In Boston, news about influenza had become as pervasive and as crushing as the news from the war. Everybody had their own ideas and remedies about how to fight this killer.
On September 25, for instance, an ad ran in the Fall River Daily Globe shouting, “What you think is Spanish influenza may be a mere cold or cough. Get rid of it by taking Dr. J.O. Lambert’s Syrup.”
I did notice the occasional updates on the Babe, the most famous and underworked employee at the Lebanon, Pa., plant of Bethlehem Steel. His weekends were spent on ballfields in front of big crowds. Influenza was not the same problem there as in Boston. On Sept. 27, Ruth went hitless against Red Sox teammate Bullet Joe Bush, who pitched against Lebanon for a team of assorted big leaguers. The next day Ruth pitched his team to a 6-5 win over Harlan Shipbuilding.
The following day Philadelphia staged a huge patriotic day parade. As many as 200,000 people turned out. As with the parade in Camp Devens, such a mass gathering, especially with soldiers from nearby cantonments, was a horrible idea. Two days later Philadelphia had a full-blown epidemic on its hands.
It was during that week that my worst fears were realized.
Delia began to run a high fever. Unable to leave her bed, her body ached all over. Alternately, she shivered with chills and felt warm. I did my best to keep her nourished and comfortable at our home on Columbia Road. She kept layers of blankets pulled up to her chin.
The signs were ominous. Her condition grew worse. Delia was 31 years old and had been perfectly healthy, the very kind of person most at risk from this insidious virus.
I attended to her every minute of every day.
Until I fell seriously ill with the same horrible, relentless symptoms.
It felt just as those sailors at Commonwealth Pier described to Dr. Keegan when this second, angrier strain of influenza began almost exactly a month ago: as if I had been beaten with a club up and down my body.
It was October 1 when I no longer had the strength to care for her. I confined myself to a bed in an adjoining room. Our world had turned so quickly. Gravely ill in our home in adjoining rooms, we prayed to God to give us the strength to live.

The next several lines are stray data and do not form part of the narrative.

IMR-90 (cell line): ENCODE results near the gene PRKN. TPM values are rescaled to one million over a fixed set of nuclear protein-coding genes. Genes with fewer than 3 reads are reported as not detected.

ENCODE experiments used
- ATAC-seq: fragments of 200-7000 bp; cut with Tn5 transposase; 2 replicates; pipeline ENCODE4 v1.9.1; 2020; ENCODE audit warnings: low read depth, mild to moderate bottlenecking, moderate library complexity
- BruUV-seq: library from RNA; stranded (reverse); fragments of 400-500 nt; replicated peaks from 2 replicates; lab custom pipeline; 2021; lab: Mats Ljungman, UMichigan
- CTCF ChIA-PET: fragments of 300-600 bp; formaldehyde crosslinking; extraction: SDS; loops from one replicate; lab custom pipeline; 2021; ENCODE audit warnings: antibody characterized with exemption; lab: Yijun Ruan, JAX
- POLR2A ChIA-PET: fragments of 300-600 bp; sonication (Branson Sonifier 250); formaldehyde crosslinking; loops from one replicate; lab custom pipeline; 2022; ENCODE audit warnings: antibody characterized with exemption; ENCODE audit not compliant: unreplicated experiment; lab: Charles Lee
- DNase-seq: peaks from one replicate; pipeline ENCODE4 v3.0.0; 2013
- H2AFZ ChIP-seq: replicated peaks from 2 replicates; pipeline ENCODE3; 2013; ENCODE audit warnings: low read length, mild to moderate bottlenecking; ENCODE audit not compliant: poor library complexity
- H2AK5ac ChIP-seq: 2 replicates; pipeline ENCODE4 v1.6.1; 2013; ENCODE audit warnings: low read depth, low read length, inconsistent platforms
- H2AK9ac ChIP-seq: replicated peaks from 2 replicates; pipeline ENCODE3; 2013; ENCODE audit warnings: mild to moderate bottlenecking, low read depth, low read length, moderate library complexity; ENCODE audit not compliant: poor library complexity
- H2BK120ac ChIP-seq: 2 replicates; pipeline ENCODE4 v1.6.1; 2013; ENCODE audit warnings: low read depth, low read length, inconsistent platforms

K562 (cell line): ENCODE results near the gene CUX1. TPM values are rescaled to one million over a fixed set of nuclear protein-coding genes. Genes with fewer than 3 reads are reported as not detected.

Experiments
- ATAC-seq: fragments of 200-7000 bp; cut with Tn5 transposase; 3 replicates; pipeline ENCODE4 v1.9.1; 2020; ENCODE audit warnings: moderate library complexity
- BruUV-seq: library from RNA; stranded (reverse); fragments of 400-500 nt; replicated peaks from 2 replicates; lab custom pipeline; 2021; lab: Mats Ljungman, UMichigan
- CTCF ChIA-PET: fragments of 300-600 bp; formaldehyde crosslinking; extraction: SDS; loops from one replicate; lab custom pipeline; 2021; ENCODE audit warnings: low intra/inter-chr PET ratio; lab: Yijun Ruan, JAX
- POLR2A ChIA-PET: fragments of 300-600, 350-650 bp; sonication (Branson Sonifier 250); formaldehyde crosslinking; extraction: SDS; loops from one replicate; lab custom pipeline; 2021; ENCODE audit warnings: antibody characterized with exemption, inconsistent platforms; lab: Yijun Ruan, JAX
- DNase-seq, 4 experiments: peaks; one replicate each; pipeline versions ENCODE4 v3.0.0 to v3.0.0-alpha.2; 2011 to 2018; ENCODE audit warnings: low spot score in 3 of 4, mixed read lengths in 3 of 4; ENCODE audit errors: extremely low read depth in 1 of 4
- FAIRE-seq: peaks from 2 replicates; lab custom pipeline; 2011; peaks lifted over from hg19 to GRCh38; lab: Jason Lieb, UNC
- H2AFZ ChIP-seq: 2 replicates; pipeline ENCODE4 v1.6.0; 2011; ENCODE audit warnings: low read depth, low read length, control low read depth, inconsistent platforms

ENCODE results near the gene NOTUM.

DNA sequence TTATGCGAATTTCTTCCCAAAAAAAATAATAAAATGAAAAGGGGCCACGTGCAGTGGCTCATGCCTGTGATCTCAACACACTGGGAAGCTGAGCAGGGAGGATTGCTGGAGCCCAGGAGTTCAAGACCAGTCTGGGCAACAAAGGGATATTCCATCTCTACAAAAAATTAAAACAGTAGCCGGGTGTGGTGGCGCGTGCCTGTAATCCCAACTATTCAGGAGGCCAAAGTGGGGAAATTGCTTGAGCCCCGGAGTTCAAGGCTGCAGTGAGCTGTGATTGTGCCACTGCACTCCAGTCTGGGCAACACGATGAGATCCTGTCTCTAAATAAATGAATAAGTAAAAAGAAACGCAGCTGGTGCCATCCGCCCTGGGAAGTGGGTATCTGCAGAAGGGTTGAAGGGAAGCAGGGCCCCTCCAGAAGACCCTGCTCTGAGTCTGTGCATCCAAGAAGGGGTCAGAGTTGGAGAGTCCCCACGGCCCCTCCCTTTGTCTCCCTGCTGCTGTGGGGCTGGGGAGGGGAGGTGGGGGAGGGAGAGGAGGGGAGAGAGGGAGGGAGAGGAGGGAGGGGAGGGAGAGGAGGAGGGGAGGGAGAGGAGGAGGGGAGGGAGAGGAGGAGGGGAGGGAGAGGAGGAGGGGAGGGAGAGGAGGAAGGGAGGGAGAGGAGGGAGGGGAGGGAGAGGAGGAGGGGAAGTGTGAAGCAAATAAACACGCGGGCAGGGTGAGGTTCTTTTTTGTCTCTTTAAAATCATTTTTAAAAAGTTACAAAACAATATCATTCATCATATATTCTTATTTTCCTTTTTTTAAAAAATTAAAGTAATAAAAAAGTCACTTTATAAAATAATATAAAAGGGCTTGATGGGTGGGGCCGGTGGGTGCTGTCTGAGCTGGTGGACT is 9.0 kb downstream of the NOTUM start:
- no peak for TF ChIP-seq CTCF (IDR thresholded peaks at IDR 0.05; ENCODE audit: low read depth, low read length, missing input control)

On that same day, Woodward, the city health commissioner, maintained his sunny outlook, which in this case had a literal application on a 61-degree day.
“The present weather is destructive to any influenza germs that may have been lurking,” Woodward said. “Sunshine is the greatest enemy of the germ, and fresh air goes far to eliminate it.
“Everything gives promise of the speedy recovery of the sick and convalescent and precludes the possibility of the influenza wave spreading. . . . Apparently the climax of the crisis has been reached . . .”
Woodward’s words were a cruel joke at 1748 Columbia Road in South Boston. Delia and I were fighting for our lives. The act of breathing, the simplest definition of life, typically requires neither effort nor conscious thought. Now we had to work so hard at it. It felt as if we were at the bottom of the ocean. The crushing pressure against our chests seemed to push all the way into our souls.
I wanted air. I wanted light, beautiful, fragrant air. I wanted the kind of air wafting easily through my lungs like the air on a moonlit summer night on Telegraph Hill, as Delia and I walked hand-in-hand through Thomas Park as the lights below in the harbor and the city winked their approval at the luckiest couple in the world.
Instead, I labored to breathe. I pulled an arm out from underneath my blanket and gasped in horror. My skin was turning a blueish-purple.
It was nearing midnight when someone—in the fog of influenza, I know not who, but it could have been Delia’s mother—came to my room with an urgent message: Delia did not have long to live.
I insisted I see her one last time. I summoned what little strength I had to swing my aching legs out of bed and stand upright. Every joint in my body ached as I shuffled to her bedside in the room next door. She looked so tired and worn. Delia, my sweet Delia, the raven-haired teenage beauty I saw across the dance floor in St. Augustine’s hall at the Leap Year dance 14 years ago, the woman who unfailingly waited with love and patience for me to return from the odd hours of covering police officers, firefighters and ball players. . . . My Delia was leaving me.
I held her hand and kissed her forehead. Her eyes closed, her breathing barely noticeable, she gave the slightest smile.
Then Delia drew her last, labored breath. She was gone.
It is difficult for me to describe how I felt at that moment, but I will try. I felt a detachment, an uncoupling, like a train car from its locomotive. Without Delia, what gave my life purpose and momentum was gone. A story, an experience, a good day, a bad day. . . . All are nothing unless you have someone with whom to share them. I never felt so alone. I was the bird without a song.